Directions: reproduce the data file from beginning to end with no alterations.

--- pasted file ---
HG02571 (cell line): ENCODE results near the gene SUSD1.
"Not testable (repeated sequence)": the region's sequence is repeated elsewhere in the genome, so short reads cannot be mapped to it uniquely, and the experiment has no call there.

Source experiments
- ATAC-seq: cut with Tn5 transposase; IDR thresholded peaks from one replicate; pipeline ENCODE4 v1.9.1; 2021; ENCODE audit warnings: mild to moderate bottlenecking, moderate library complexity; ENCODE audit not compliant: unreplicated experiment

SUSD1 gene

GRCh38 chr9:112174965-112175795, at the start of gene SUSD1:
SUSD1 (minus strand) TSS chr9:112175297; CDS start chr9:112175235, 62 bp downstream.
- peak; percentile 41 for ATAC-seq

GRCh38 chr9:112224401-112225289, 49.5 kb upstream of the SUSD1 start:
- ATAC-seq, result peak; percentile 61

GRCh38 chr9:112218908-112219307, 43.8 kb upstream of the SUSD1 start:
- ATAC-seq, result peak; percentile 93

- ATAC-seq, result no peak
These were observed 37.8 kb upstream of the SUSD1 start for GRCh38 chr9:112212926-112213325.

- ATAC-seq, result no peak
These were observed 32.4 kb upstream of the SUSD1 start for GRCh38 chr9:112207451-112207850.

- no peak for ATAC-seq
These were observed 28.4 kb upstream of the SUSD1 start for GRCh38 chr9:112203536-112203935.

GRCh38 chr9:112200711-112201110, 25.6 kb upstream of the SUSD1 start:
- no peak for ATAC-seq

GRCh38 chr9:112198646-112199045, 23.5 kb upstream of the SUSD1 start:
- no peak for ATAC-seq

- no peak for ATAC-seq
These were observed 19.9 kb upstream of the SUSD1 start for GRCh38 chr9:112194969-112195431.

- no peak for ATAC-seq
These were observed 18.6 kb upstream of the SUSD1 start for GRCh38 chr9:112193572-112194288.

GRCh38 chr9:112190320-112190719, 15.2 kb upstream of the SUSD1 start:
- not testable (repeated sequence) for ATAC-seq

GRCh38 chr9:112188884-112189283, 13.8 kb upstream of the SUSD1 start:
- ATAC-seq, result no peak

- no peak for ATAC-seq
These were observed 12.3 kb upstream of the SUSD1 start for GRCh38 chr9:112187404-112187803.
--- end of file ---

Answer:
HG02571 (cell line): ENCODE results near the gene SUSD1.
"Not testable (repeated sequence)": the region's sequence is repeated elsewhere in the genome, so short reads cannot be mapped to it uniquely, and the experiment has no call there.

Source experiments
- ATAC-seq: cut with Tn5 transposase; IDR thresholded peaks from one replicate; pipeline ENCODE4 v1.9.1; 2021; ENCODE audit warnings: mild to moderate bottlenecking, moderate library complexity; ENCODE audit not compliant: unreplicated experiment

SUSD1 gene

GRCh38 chr9:112174965-112175795, at the start of gene SUSD1:
SUSD1 (minus strand) TSS chr9:112175297; CDS start chr9:112175235, 62 bp downstream.
- peak; percentile 41 for ATAC-seq

GRCh38 chr9:112224401-112225289, 49.5 kb upstream of the SUSD1 start:
- ATAC-seq, result peak; percentile 61

GRCh38 chr9:112218908-112219307, 43.8 kb upstream of the SUSD1 start:
- ATAC-seq, result peak; percentile 93

- ATAC-seq, result no peak
These were observed 37.8 kb upstream of the SUSD1 start for GRCh38 chr9:112212926-112213325.

- ATAC-seq, result no peak
These were observed 32.4 kb upstream of the SUSD1 start for GRCh38 chr9:112207451-112207850.

- no peak for ATAC-seq
These were observed 28.4 kb upstream of the SUSD1 start for GRCh38 chr9:112203536-112203935.

GRCh38 chr9:112200711-112201110, 25.6 kb upstream of the SUSD1 start:
- no peak for ATAC-seq

GRCh38 chr9:112198646-112199045, 23.5 kb upstream of the SUSD1 start:
- no peak for ATAC-seq

- no peak for ATAC-seq
These were observed 19.9 kb upstream of the SUSD1 start for GRCh38 chr9:112194969-112195431.

- no peak for ATAC-seq
These were observed 18.6 kb upstream of the SUSD1 start for GRCh38 chr9:112193572-112194288.

GRCh38 chr9:112190320-112190719, 15.2 kb upstream of the SUSD1 start:
- not testable (repeated sequence) for ATAC-seq

GRCh38 chr9:112188884-112189283, 13.8 kb upstream of the SUSD1 start:
- ATAC-seq, result no peak

- no peak for ATAC-seq
These were observed 12.3 kb upstream of the SUSD1 start for GRCh38 chr9:112187404-112187803.